Use of DLS/Raman to study the thermal unfolding process of lysozyme

Use of DLS combined with Raman spectroscopy to monitor changes in secondary and tertiary protein structural markers together with size changes to more fully understand the unfolding behavior of lysozyme and other proteins.

A Malvern Instruments' Bioscience Development Initiative

Executive summary

The combination of dynamic light scattering (DLS) and Raman spectroscopy has the ability to extract a wealth of chemical, structural, and physical parameters from aqueous protein suspensions. By merging both techniques into one instrument, protein secondary and tertiary structure, along with size changes, can be determined simultaneously from a single experiment on a single small volume sample. Because of its ability to monitor protein structural changes and size changes concurrently, this interleaved technique is particularly useful when studying protein unfolding, as during an unfolding process, the secondary and tertiary structure of a protein change, along with the size.

Here we demonstrate the viability of using a combined DLS/Raman instrument for study of the lysozyme unfolding process as a result of thermal stress. Thermal jump and ramp experiments are performed on lysozyme solutions at pH 4. Raman and DLS results indicate that any protein structural and size changes that occur as the result of increased temperature (up to 80°C) are reversible.


The unfolding and refolding processes of lysozyme under thermal stress conditions are studied with an instrument that combines dynamic light scattering (DLS) with Raman spectroscopy. By combining these complementary techniques, secondary and tertiary protein structural markers (Raman spectroscopy), in combination with size changes (DLS), can be used to more fully understand the unfolding behavior of lysozyme and other proteins.

In these studies, special attention is paid to the amide I (1600 cm-1 - 1700 cm-1), amide III (1200 cm-1 - 1300 cm


), and skeletal (930 cm-1 - 950 cm-1) marker regions in the Raman spectra. Changes in these regions all indicate changes in the secondary structure of the protein. Additionally, changes in tertiary structure can be observed by studying tryptophan (1550 cm-1) and tyrosine (850 cm-1) bands in the Raman spectra. Variations in these areas suggest a change in the local hydrophilic/hydrophobic environment of the side chain, which is characteristic of unfolding. The DLS measurements that are acquired at each temperature point with the Raman measurements are used to study the size changes of the thermally stressed lysozyme in solution. As a protein is heated and begins to unfold and/or aggregate, it becomes larger. This size increase, along with the changes in the protein structural markers in the Raman data, helps describe the unfolding behavior of the lysozyme. If these changes are reversed when the temperature is decreased, the unfolding is considered reversible.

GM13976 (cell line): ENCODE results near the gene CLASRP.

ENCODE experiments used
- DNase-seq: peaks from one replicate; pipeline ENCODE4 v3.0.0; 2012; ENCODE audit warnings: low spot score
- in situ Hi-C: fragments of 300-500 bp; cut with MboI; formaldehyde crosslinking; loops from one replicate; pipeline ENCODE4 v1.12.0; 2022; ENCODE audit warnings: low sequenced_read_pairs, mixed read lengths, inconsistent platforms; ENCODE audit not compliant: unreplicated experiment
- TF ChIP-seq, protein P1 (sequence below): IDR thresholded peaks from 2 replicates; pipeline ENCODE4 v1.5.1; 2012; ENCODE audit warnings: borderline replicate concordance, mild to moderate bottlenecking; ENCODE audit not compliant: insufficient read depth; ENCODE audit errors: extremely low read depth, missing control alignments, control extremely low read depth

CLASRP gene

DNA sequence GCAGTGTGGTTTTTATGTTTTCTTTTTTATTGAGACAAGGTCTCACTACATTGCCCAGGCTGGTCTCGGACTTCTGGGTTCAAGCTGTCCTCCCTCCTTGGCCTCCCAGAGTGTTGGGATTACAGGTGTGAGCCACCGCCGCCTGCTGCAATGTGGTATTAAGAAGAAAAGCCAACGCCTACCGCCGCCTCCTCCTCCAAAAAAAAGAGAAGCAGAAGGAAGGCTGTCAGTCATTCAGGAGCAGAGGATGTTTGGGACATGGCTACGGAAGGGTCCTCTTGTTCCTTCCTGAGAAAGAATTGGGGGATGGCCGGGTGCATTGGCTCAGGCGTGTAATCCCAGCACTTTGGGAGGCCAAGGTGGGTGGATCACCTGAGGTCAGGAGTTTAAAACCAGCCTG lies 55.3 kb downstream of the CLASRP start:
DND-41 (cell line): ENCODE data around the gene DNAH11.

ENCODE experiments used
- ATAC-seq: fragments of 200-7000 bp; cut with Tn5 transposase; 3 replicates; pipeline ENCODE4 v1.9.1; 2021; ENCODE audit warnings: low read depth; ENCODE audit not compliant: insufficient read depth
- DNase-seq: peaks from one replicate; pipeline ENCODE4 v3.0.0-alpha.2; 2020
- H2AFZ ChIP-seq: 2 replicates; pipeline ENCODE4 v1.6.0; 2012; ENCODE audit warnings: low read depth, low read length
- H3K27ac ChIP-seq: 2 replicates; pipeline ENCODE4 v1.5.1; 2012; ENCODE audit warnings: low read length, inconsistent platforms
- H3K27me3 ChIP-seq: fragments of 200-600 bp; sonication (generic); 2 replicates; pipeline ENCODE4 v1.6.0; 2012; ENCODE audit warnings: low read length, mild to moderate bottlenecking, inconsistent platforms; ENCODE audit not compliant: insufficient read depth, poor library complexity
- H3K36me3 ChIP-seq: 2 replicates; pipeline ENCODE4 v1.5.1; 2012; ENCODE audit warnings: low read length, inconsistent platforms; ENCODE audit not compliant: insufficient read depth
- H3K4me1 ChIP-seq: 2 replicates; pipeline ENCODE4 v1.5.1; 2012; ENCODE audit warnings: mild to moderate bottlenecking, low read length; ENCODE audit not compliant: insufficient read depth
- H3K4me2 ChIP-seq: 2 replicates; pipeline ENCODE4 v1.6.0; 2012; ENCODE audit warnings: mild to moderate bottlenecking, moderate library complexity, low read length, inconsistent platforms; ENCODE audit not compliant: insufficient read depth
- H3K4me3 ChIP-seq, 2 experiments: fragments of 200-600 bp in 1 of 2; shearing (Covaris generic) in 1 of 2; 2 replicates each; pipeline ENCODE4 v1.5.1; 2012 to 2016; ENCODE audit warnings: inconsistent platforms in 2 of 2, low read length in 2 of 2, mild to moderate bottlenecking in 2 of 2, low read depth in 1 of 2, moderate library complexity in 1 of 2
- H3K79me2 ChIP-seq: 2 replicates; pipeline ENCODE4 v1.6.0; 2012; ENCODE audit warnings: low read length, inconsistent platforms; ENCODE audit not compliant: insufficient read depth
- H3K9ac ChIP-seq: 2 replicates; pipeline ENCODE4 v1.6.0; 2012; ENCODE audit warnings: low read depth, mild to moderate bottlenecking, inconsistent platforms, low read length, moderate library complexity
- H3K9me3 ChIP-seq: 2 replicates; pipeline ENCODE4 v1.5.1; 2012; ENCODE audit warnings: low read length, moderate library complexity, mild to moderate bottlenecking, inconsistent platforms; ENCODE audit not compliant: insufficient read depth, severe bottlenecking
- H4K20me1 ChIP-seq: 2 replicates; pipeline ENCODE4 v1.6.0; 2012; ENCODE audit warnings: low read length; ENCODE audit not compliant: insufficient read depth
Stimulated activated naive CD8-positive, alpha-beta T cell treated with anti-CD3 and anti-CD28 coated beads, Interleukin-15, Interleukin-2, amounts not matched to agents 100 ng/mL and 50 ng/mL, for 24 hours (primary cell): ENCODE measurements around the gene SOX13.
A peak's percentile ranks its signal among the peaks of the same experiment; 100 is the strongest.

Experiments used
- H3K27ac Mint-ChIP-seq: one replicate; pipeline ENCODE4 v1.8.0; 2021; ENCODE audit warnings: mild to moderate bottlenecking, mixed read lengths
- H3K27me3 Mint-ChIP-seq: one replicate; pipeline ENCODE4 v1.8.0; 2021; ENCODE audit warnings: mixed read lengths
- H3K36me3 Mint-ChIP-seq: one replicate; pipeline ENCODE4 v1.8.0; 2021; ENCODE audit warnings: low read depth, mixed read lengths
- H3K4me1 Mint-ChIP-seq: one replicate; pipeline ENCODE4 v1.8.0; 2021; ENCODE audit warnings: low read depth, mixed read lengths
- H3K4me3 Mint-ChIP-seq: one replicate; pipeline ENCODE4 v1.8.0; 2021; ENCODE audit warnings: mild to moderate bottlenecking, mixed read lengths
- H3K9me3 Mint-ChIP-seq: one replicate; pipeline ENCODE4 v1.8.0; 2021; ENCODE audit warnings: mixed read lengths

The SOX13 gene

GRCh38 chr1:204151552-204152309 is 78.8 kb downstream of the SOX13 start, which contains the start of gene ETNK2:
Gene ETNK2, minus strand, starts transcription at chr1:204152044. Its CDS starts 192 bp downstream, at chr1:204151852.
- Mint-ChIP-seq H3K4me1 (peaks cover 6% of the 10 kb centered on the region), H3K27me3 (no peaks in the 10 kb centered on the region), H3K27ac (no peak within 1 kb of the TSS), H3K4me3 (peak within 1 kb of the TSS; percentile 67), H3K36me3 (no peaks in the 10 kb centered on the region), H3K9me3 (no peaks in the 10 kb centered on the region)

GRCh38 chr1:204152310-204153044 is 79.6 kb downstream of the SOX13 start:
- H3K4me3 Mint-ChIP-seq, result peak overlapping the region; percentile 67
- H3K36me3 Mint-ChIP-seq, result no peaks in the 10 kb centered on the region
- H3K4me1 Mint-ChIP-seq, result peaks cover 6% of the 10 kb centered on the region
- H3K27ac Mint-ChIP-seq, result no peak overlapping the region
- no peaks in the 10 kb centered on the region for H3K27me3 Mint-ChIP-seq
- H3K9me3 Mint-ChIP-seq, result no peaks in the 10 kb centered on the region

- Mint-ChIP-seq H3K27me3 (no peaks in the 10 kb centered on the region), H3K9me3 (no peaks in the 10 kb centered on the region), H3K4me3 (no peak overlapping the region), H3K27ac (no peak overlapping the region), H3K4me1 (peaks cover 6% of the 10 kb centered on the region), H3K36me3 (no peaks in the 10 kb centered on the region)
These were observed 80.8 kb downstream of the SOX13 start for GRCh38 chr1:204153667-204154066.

Materials and Methods

Malvern Instruments’ Zetasizer Helix (ZS Helix) integrates a fiber-coupled Raman spectrometer with a Zetasizer Nano ZSP to provide DLS (colloidal stability) and Raman (conformational stability) data sequentially on a single sample. The Zetasizer Nano system integrates proprietary non-invasive backscatter (NIBS) detector technology with dynamic (DLS), static (SLS) and electrophoretic (ELS) light scattering to measure the hydrodynamic radius of proteins from 0.3 nm to 10 µm, at concentrations ranging from 0.1 mg/mL to 100 mg/mL, or more. Raman spectra were collected using 785 nm excitation (~280 mW) from 150 cm-1 to 1925 cm-1 at 4 cm-1 resolution. Lysozyme from chicken egg white was prepared at concentrations of 3 mg/mL and 30 mg/mL in a pH 4 citric acid buffer. Sample aliquots (~120 µL) were introduced into the temperature controlled sample compartment using a quartz cuvette with a 3 mm pathlength. The sample compartment temperature can be set from 0 °C to 90°C ± 0.1°C. Thermal jump experiments were performed by taking a DLS measurement and Raman spectrum at a low temperature, quickly increasing the temperature in the sample compartment to a high temperature, performing another DLS and Raman measurement, and then finally returning the temperature in the compartment to the initial low temperature, and acquiring another DLS measurement and Raman spectrum. Thermal ramp studies were conducted by collecting Raman and DLS data at a series of pre-defined 0.1°C to 2°C step-wise temperature increments.

Results and Discussion

Temperature jump studies

Temperature jump studies were first employed to investigate the reversibility of the unfolding of lysozyme caused by thermal stress (Figure 1). The combination of DLS and Raman data from the thermal jump experiments suggests that lysozyme unfolding occurred, as indicated by the concurrent changes in size and Raman spectral markers, and that these changes are likely reversible.